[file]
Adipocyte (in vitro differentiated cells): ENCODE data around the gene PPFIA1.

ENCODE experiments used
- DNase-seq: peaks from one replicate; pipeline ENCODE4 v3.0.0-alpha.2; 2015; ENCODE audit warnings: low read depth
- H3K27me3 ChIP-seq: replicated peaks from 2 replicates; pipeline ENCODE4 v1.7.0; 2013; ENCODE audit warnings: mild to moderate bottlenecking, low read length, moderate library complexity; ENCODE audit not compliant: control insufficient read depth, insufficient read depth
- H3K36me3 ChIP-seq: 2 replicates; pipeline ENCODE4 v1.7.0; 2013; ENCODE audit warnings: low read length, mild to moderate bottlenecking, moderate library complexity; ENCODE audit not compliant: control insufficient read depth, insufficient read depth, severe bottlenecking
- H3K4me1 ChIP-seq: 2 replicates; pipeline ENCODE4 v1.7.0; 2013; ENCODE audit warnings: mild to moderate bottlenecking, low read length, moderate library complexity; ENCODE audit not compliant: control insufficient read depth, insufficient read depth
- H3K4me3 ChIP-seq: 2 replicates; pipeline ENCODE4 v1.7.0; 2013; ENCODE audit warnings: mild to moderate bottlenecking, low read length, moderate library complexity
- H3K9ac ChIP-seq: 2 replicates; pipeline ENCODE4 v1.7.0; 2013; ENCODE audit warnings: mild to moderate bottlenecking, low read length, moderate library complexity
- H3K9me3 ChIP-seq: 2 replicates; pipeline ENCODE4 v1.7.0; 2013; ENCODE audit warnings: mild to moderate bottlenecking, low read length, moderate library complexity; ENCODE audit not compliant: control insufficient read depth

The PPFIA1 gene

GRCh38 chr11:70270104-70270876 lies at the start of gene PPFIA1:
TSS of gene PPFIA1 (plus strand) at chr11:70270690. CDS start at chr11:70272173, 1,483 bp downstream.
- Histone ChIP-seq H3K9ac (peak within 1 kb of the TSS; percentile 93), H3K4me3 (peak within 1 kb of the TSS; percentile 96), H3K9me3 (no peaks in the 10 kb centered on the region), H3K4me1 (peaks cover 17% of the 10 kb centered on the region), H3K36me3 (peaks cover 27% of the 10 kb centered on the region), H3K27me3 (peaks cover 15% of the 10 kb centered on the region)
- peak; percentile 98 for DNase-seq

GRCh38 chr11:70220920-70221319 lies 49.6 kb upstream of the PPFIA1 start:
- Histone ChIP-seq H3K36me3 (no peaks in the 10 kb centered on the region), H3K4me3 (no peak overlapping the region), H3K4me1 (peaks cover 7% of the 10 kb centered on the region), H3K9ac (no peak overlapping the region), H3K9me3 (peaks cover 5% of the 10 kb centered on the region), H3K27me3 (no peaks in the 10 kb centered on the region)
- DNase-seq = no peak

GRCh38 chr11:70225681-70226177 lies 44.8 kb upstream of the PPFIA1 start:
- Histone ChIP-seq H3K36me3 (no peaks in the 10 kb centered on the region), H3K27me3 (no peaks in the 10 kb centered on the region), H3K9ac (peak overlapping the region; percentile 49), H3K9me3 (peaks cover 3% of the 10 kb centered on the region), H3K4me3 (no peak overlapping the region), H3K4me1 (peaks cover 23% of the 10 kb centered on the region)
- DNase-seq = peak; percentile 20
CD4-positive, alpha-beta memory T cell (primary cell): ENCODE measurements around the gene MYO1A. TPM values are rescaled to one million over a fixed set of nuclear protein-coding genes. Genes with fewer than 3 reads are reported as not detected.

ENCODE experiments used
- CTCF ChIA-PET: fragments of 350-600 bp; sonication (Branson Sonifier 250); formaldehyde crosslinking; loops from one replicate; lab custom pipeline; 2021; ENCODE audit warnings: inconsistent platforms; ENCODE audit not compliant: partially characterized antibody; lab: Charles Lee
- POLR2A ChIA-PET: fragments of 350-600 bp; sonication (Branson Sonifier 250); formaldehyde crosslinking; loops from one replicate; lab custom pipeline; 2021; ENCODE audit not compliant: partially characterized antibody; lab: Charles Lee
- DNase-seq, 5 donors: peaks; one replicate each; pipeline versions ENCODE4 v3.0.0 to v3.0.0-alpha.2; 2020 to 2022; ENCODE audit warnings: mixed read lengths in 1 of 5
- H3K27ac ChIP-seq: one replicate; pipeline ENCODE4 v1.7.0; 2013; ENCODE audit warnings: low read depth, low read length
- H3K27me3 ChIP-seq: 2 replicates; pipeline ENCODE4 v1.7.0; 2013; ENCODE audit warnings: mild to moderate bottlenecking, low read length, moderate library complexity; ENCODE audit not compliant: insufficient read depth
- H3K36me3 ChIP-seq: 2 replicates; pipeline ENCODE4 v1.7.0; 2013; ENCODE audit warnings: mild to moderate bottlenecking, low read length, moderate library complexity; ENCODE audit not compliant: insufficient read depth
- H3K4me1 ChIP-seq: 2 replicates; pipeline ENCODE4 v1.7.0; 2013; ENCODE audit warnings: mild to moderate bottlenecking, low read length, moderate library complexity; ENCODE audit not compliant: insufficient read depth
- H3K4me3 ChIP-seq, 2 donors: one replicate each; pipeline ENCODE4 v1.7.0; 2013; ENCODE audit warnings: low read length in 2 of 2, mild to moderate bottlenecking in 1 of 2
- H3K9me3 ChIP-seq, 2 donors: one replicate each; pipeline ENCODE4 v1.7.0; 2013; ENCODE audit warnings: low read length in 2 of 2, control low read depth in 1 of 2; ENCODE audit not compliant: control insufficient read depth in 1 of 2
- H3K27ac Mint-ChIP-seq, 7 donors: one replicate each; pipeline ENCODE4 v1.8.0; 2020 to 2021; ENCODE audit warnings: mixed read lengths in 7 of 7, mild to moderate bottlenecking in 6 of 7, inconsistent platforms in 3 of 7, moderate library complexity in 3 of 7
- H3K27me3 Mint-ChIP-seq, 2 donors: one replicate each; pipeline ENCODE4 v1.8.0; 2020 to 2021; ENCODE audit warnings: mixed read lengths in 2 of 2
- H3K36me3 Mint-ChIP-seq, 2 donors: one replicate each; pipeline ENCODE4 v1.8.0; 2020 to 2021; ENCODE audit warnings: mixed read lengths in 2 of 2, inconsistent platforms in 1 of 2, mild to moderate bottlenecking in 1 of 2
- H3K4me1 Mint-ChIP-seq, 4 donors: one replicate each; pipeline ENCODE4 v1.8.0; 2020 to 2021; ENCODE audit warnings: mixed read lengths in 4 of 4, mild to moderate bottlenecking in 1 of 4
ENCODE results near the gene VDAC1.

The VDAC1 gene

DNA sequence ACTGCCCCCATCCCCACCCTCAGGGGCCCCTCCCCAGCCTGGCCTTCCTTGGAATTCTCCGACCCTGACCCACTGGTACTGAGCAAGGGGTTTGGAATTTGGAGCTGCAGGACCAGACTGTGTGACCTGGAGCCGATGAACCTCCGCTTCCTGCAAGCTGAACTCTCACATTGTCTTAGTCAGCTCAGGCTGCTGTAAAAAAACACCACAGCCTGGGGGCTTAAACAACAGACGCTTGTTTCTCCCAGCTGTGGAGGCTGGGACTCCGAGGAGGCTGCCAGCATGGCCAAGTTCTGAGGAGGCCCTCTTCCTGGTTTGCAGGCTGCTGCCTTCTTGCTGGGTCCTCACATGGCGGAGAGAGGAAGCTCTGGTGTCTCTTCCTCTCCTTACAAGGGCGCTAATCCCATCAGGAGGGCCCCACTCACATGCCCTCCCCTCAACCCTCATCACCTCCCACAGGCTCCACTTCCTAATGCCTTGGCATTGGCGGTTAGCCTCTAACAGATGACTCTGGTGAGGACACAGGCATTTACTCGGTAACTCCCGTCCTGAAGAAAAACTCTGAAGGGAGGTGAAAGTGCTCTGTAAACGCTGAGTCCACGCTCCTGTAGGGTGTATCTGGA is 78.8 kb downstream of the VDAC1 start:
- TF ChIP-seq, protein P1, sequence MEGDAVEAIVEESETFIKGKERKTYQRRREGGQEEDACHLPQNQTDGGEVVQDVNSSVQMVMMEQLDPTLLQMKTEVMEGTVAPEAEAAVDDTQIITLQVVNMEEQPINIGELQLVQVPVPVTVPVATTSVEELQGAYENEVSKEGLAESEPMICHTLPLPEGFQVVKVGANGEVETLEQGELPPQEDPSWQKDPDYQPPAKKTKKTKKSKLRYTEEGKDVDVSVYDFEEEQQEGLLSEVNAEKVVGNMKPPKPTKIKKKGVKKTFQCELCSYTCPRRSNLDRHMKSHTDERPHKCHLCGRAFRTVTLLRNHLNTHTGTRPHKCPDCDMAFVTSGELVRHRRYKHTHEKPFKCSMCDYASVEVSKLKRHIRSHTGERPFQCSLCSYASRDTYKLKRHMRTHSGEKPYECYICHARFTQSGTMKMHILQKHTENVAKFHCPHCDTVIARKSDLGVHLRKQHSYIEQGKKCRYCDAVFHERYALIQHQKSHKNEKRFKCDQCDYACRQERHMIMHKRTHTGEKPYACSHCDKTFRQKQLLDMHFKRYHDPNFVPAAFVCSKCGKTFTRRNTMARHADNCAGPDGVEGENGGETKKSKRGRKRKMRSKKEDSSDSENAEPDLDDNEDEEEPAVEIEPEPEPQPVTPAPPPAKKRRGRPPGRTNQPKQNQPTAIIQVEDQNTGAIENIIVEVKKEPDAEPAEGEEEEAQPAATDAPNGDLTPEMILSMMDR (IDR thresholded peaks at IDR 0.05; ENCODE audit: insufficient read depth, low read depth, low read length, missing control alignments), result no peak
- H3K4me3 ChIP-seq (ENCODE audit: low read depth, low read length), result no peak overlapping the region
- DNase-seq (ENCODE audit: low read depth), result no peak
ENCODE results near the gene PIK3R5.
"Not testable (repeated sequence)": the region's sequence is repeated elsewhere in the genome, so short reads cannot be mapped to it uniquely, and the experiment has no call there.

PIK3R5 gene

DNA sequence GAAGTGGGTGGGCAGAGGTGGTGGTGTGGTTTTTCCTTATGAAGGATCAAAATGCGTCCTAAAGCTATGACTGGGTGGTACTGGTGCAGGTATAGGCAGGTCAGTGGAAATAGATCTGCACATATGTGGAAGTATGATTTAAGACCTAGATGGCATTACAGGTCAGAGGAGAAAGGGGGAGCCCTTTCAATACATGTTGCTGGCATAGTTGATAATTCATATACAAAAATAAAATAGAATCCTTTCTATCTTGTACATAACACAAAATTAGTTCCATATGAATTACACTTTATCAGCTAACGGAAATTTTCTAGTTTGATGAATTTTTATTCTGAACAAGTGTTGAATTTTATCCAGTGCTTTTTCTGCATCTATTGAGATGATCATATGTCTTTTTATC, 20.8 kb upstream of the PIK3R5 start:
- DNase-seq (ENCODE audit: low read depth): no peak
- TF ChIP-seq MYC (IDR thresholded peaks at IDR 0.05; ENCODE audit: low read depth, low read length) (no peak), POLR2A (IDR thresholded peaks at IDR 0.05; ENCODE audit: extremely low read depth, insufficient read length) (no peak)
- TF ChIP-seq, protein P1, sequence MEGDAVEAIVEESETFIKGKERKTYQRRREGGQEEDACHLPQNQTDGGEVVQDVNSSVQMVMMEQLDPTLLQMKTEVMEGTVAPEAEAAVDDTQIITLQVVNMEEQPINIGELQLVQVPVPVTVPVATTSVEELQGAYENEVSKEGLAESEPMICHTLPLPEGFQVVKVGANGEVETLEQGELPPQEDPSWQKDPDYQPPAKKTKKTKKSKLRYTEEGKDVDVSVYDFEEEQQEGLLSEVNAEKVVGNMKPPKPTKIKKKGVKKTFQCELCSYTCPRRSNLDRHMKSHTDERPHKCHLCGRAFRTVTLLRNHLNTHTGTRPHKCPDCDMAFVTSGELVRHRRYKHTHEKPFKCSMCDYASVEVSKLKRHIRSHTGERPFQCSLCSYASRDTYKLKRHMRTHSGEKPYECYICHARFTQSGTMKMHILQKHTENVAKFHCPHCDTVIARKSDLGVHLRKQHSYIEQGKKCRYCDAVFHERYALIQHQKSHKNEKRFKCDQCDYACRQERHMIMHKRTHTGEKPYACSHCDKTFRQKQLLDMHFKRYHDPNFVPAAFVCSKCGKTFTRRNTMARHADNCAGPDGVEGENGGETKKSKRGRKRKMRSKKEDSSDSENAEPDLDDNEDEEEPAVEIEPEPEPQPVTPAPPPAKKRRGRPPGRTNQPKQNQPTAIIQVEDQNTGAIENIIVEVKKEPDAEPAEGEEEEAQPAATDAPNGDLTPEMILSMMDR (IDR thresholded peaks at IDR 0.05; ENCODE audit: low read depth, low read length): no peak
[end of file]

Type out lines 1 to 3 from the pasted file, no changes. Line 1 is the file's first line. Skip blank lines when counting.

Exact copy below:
Adipocyte (in vitro differentiated cells): ENCODE data around the gene PPFIA1.

ENCODE experiments used
- DNase-seq: peaks from one replicate; pipeline ENCODE4 v3.0.0-alpha.2; 2015; ENCODE audit warnings: low read depth